Random, Yet Fitting Writing Lessons I Learned from Gary Halbert, a Famous Copywriter
It’s weird how once you start learning, you don’t stop. Such is the case for me now as I started with a book on copywriting and now I’ve traveled down a tunnel where I probably won’t see the light for a while.
That is okay though.
I feel like Ms. Frizzle, well, one of her students that is filled with discovery and a desire to learn. But, you know, all grow’d up.
If you are a writer or maybe a copywriter, maybe you’ve heard of Gary Halbert, who was really well-known as a copywriter. Considered one of the best, actually.
Well, I read this thing of his called “The Boron Letters”, which is 25 Chapters of distilled life, marketing and writing advice from Gary Halbert to his son.
Here is where things get a little interesting. Halbert wrote the letters from jail. Long story short, he was indicted for not being able to fill orders for a sales campaign. So he spent some time at the Boron Federal Prison Camp. Hence the name of the letters.
I don’t know if you’d want to know that, but I think it adds something to the story.
Anyway, I read them by way of a suggestion from a copywriter. And blogged already about some observations that were a little uncomfortable for me because of the race and gender norms, I guess, in 1984 when the letters were written.
But now that is done, I want to distill some of the lessons I learned. If there is someone to listen.
So are you ready?
Yes, it is niche-specific to writers. And no, this isn’t a gripping personal narrative. I’m still dipping my toes in the water of these things.
For now, I’d like to just share a few lessons I learned, lessons that don’t fit neatly into a single post. That is, unless I name the post in acceptance of the randomness of the lessons, in which case, they fit perfectly.
So I hope that you can learn something as I did. These are five random, yet fitting lessons I learned from Gary Halbert’s “The Boron Letters”.
1. People will say what you want to hear, but buy what they want to buy.
“Be skeptical of what people say…instead trust the numbers…” -The Boron Letters (Chapter 8)
Basically, money talks. Maybe to look better or more cultivated, a person will say one thing. Yet when it comes down to it, the only metric worth trusting is the one that shows where we place our dollar bills.
For example, Gary Halbert gives an example where he asks students at the University of Southern California if they prefer movies or plays. Most students said plays. Then he asks if they went to a play in the last week — nobody raised their hand. He then asked if they saw a movie in the last week? Hands went up.
Why would a person say they prefer plays? Again, maybe because it seems more cultured, like visiting the museum. I don’t know the reason, but the students spent their money on a movie, not a play. Their mouths and money told different stories. So Chapter 8 of these letters showed me I need to ask myself this question as a writer:
Would a person invest in writing? When and why? Is it something they would buy, or is it just talk?
And if I ask myself this question, I then turn the microphone over to you. What question, if any, does this knowledge inspire you to ask yourself?
How do you feel when you open an email that isn’t addressed directly to you, but has a generic salutation? I don’t feel like the person even tried to know my name or learn anything about me. It’s kind of annoying to be honest.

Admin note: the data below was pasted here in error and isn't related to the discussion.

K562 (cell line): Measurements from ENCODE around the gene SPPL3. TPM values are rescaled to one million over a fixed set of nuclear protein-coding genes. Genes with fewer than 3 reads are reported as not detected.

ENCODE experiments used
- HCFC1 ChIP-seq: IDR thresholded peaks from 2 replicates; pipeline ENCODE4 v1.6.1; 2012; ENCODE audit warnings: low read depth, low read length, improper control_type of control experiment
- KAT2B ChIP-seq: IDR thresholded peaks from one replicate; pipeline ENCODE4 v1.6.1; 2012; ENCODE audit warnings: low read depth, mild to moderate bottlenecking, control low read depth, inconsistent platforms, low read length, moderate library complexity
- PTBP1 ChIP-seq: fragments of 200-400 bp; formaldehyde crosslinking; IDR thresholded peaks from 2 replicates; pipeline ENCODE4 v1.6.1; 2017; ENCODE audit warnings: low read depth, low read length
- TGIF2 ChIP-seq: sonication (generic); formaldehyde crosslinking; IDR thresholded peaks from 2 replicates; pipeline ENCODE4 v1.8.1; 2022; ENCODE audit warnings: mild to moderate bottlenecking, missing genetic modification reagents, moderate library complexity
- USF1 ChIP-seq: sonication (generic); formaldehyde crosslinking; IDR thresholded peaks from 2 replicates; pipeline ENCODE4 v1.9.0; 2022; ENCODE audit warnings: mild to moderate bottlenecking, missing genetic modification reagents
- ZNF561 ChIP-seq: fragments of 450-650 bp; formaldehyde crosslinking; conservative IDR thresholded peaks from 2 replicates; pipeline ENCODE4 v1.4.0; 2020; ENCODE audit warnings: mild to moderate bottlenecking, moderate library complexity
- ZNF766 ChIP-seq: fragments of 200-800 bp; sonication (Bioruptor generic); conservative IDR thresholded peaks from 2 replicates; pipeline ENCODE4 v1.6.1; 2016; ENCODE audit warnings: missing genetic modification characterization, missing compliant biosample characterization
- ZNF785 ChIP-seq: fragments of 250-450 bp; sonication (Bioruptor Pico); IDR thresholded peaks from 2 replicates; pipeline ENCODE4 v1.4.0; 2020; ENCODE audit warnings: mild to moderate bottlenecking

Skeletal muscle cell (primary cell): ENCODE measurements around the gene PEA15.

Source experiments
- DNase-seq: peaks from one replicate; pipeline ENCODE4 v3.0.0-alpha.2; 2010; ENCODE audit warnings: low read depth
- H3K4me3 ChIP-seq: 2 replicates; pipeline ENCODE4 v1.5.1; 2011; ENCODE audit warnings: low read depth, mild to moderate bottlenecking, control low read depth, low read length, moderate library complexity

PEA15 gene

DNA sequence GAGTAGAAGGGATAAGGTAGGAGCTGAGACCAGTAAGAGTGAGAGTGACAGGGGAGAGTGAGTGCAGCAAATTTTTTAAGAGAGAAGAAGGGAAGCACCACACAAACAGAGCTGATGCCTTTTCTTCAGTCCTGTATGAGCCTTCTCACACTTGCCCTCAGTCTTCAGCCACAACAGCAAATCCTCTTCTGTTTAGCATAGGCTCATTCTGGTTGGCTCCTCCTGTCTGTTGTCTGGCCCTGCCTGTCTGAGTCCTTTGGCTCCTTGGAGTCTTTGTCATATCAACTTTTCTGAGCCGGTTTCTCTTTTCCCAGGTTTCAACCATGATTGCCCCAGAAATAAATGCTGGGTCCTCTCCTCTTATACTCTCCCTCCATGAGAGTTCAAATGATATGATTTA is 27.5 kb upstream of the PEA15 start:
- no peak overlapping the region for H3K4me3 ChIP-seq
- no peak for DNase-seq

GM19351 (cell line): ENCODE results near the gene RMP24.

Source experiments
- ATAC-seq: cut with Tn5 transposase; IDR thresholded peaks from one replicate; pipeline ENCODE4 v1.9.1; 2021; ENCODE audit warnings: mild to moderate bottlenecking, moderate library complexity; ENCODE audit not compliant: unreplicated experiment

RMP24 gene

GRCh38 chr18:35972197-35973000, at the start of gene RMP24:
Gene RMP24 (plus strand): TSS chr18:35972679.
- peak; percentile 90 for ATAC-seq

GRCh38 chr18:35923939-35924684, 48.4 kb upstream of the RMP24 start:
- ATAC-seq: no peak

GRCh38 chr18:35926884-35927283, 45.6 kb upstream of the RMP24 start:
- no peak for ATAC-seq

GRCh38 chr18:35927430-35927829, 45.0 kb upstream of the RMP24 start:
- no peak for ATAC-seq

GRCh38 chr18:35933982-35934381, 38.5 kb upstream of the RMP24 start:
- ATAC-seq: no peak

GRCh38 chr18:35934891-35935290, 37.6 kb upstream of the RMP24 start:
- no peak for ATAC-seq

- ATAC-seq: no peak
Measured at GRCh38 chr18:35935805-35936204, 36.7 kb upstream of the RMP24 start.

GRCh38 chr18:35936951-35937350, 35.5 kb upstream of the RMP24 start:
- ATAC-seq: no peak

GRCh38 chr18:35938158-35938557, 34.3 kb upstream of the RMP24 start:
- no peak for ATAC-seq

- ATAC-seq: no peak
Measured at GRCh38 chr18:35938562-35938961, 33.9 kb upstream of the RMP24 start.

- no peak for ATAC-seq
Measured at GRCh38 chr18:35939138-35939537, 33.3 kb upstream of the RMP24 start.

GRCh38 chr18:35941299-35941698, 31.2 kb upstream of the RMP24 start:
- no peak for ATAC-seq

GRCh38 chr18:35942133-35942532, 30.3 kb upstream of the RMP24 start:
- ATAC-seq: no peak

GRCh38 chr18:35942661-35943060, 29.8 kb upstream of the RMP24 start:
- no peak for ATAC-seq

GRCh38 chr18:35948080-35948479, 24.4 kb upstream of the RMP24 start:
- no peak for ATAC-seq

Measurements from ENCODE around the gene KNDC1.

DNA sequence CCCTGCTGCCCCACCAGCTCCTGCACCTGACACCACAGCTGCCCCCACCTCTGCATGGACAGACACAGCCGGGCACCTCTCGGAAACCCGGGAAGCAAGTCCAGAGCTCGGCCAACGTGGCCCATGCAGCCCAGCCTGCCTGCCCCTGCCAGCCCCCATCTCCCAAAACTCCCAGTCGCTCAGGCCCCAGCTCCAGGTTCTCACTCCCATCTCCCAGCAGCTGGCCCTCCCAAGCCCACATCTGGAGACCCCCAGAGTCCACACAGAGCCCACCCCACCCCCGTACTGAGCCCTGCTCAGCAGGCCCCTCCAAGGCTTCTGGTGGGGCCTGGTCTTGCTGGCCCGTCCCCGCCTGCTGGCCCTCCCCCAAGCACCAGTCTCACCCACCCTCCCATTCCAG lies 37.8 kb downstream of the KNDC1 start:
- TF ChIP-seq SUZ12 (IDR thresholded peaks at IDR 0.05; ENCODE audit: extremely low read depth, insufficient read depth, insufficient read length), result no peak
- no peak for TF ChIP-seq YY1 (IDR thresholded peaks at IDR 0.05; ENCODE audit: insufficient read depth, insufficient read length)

The more customized your information is, the better someone can connect with it. Halbert gives the example of addressing a letter with a person’s name instead of “Dear Reader” (Chapter 12). You can also customize language to fit a person’s demographic or work industry. Or maybe the person is in a certain city and you can customize to fit the city as well.
Here’s an example of my thoughts, possibly yours (with the first salutation) when I see different email salutations:
It might seem a little silly, but it gets to me psychologically. Customization shows respect, an acknowledgement of the person and who they are, in my opinion. And it lets the person reading the email connect to the email sender, too. So why not customize, you know, like a Spotify playlist.
3. If you find a formula that works, stick to it.
Halbert’s focus was direct mail. So using his industry as a reference point, he gives an example of his “formula” as finding a list of names and creating a direct mail campaign to reach these people and then customizing to each industry (Chapter 9). This “winning formula” worked for him. So if there is a formula that works for you, it is important to use this to your benefit. Don’t edit or change, because it works.
4. Engage with learning.
I liked the parts in the letter about ways to make learning more powerful. Halbert suggested reading books more than once, the first time without taking notes (Chapter 10). The second and third times taking notes. He also suggested copying word-for-word copywriting that you like to develop an understanding at a “cellular” level (Chapters 16 and 17). This is only my second real resource I’m reading about copywriting, but as I continue, I’d like to try this. And I posit it as a learning tool for you as well.
5. Movement can get you through tough times.
If you have trouble with a task or something even in life, movement — as in continuing to work through it rather than quitting or stopping — can be a way to move forward (Chapter 10). Otherwise, stopping ensures that we stay where we are, according to Halbert. I will try this as well. In turbulent waters, movement does seem like the only option if you want to reach dry land.
So that’s it. These are five random, yet fitting lessons from “The Boron Letters” that I couldn’t place neatly into a single idea as I was brainstorming upcoming posts to write.
I’ll be keeping these lessons near and dear, and hope you can find something worthwhile in them too.
Thanks for reading.